A recent study reveals goats have the ability to recognise, and show preference towards, specific human emotions. But what does this mean for other domesticated and commercialised animals?
You might have heard whisperings in the news over the past few days surrounding a study published in the Royal Society for Open Science.
The research by scientists at Queen Mary University London is the latest big, headlining story surrounding animal psychology.
The study performed by Nawroth et. al investigated whether farmed goats possess the cognitive abilities to discern, and indeed show preference towards, images of human faces expressing different states of emotion (either positive or negative).
Animals Prefer Happier, Positive Human Emotions
The goats were given the choice between approaching images of either happy (positive) or angry (negative) human faces.
The researchers discovered that goats reliably approached the images of happy human faces first, displaying a distinct preference towards positive emotions when approaching the images if placed in their visual field corresponding to emotive recognition.
What’s more, the goats tended to spend a longer period of time in front of the positive images of human faces, as compared to the negative ones. The researchers go on to suggest that preference toward happy, positive human faces could be as a result of attempts to actively reduce their proximity to angry human faces.
The paper comments:
“We have shown that animals that have been primarily domesticated for food production are capable of perceiving information from humans, in a similar manner to companion animals such as dogs.”
Co-author of the paper, Dr McElligott, told the BBC:
“The study has important implications for how we interact with livestock and other species, because the abilities of animals to perceive human emotions might be widespread and not just limited to pets.”
Research into Animal Emotion is Both Significant and Important
Whilst such findings provide interesting reading over a morning coffee, there is a much more significant message hidden behind the almost-comical headlines created by newspapers around the world.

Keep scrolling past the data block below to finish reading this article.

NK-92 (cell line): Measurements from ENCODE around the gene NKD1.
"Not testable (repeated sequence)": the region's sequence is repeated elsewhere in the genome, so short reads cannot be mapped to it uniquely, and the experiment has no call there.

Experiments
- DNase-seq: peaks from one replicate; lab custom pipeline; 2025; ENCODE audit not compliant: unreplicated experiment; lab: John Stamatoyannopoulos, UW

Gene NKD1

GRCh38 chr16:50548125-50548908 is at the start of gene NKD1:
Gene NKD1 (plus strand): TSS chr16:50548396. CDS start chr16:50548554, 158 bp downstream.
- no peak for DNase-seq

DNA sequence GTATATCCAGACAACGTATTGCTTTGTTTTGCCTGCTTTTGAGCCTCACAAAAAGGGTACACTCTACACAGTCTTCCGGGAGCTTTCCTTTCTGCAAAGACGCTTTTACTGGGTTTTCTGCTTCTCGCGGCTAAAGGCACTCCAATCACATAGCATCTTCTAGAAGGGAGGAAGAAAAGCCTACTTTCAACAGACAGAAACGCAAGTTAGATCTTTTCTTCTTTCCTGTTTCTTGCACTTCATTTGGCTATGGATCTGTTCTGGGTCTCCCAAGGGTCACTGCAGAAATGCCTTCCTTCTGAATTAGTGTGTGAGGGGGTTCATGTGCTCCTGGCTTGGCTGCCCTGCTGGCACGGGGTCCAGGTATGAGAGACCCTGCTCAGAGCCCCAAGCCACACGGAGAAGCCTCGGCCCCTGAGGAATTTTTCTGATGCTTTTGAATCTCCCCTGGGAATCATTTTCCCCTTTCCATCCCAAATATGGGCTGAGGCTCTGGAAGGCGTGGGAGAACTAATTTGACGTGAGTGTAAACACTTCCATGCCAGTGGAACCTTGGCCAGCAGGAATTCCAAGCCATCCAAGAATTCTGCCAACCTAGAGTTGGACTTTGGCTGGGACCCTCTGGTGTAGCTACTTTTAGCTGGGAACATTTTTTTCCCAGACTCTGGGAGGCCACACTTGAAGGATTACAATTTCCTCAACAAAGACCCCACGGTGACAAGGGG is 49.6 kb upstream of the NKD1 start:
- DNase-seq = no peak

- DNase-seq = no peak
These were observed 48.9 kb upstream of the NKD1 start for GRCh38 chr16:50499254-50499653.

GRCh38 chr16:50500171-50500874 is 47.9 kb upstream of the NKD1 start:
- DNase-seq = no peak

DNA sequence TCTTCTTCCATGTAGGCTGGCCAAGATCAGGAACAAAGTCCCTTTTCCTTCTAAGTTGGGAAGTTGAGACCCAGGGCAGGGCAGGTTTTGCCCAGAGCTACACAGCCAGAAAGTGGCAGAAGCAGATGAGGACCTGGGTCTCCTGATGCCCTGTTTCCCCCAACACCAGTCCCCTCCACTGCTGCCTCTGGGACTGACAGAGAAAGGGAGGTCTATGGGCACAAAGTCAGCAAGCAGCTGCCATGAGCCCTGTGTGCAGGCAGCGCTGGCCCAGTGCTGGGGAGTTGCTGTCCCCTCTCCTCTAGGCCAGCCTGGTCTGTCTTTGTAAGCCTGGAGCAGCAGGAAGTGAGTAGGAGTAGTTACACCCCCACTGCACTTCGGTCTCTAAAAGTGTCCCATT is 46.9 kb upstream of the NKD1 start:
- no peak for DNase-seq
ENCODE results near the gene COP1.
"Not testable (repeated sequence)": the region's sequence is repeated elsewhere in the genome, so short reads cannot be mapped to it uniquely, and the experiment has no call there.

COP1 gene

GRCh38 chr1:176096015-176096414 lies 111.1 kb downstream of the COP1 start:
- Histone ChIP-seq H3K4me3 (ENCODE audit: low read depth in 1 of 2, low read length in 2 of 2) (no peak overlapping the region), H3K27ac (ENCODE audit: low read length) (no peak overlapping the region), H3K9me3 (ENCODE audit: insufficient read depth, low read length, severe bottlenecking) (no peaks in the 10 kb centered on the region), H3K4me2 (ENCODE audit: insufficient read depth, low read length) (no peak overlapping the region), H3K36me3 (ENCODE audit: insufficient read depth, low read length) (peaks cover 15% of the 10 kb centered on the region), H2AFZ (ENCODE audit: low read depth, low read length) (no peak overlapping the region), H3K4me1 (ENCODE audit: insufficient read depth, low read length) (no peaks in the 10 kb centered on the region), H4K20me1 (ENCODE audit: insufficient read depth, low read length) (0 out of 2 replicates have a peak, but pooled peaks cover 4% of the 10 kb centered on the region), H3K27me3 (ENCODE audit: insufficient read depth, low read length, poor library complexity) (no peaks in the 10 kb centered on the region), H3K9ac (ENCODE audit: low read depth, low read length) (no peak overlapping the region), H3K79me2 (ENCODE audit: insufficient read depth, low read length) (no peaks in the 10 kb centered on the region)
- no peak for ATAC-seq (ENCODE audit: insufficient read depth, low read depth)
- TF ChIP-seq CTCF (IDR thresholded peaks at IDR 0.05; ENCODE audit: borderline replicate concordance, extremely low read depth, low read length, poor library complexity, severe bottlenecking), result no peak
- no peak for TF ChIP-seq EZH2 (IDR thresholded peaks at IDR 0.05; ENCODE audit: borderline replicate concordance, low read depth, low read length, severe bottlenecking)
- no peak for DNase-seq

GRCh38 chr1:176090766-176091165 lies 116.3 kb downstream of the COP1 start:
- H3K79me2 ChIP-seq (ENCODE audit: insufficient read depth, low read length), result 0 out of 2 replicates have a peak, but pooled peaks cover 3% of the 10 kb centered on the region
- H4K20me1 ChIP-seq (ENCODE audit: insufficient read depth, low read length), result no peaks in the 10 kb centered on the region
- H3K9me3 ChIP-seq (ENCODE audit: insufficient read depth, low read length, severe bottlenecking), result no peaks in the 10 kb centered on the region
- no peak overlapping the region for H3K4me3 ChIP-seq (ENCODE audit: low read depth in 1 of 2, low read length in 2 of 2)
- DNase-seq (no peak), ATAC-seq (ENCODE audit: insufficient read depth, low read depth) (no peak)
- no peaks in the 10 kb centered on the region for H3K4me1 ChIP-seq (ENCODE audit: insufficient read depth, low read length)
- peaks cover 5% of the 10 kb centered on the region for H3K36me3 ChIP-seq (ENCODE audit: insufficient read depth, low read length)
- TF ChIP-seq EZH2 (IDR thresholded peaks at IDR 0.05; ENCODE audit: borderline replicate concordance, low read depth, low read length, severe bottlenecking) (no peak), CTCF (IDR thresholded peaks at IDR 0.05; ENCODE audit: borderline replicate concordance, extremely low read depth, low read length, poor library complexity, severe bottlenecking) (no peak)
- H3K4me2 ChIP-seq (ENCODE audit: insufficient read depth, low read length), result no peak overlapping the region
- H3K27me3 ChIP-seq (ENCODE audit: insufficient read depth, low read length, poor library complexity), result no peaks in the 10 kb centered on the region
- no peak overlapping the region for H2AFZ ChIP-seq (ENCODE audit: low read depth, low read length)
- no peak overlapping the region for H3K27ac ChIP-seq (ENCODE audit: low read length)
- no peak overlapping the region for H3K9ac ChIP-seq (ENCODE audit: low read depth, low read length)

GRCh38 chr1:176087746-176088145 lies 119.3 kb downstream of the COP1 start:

The research helps support the idea that non-human species also possess the ability to discern emotions, a key argument in support of animal welfare and animal rights activism.
If animals are capable of reading human emotions, and are able to differentiate between positive and negative faces, what does this mean for those who are commercialised for human use?
Given that this compelling research provides such clear, critical insight into the inner workings of our fellow creatures’ minds, it comes as a great disappointment that these results could be interpreted in a way which would further exploit and harm them.
The Telegraph chose to report the findings from the aforementioned study in such a light:
“Farmers should ‘smile’ at their livestock to produce better meat”
With the latest harrowing footage from a dairy farm supplying Waitrose, and news of severe cruelty at a so called “high-welfare” pig farm, this headline left us feeling a little outraged.
Rather than focusing on the animal’s intelligence and insight, skewing such findings to the benefit of animal exploitation is far from the intent of research into cognitive-behavioural psychology of animals.
Despite common misconception, the domestication of animals for human use is not something which has been hard-wired into the DNA of our fellow creatures.
Advances in animal psychology are consistently revealing that these animals are intelligent, and have the potential to learn from humans, particularly via imitation. This is particularly true of social animals such as pigs, goats and sheep – all of which are domesticated for human use.
Evidence of animals’ higher-level cognitions should rather be interpreted as bettering our progressive understanding of their internal emotional lives.
The more we discover about the ways in which our fellow animals interact within our environment, the better we understand the inner workings of their silent worlds, and the more we can comprehend the negative social-emotional implications that domestication and commercialisation brings upon them.
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THIS BLOG WAS WRITTEN IN 2018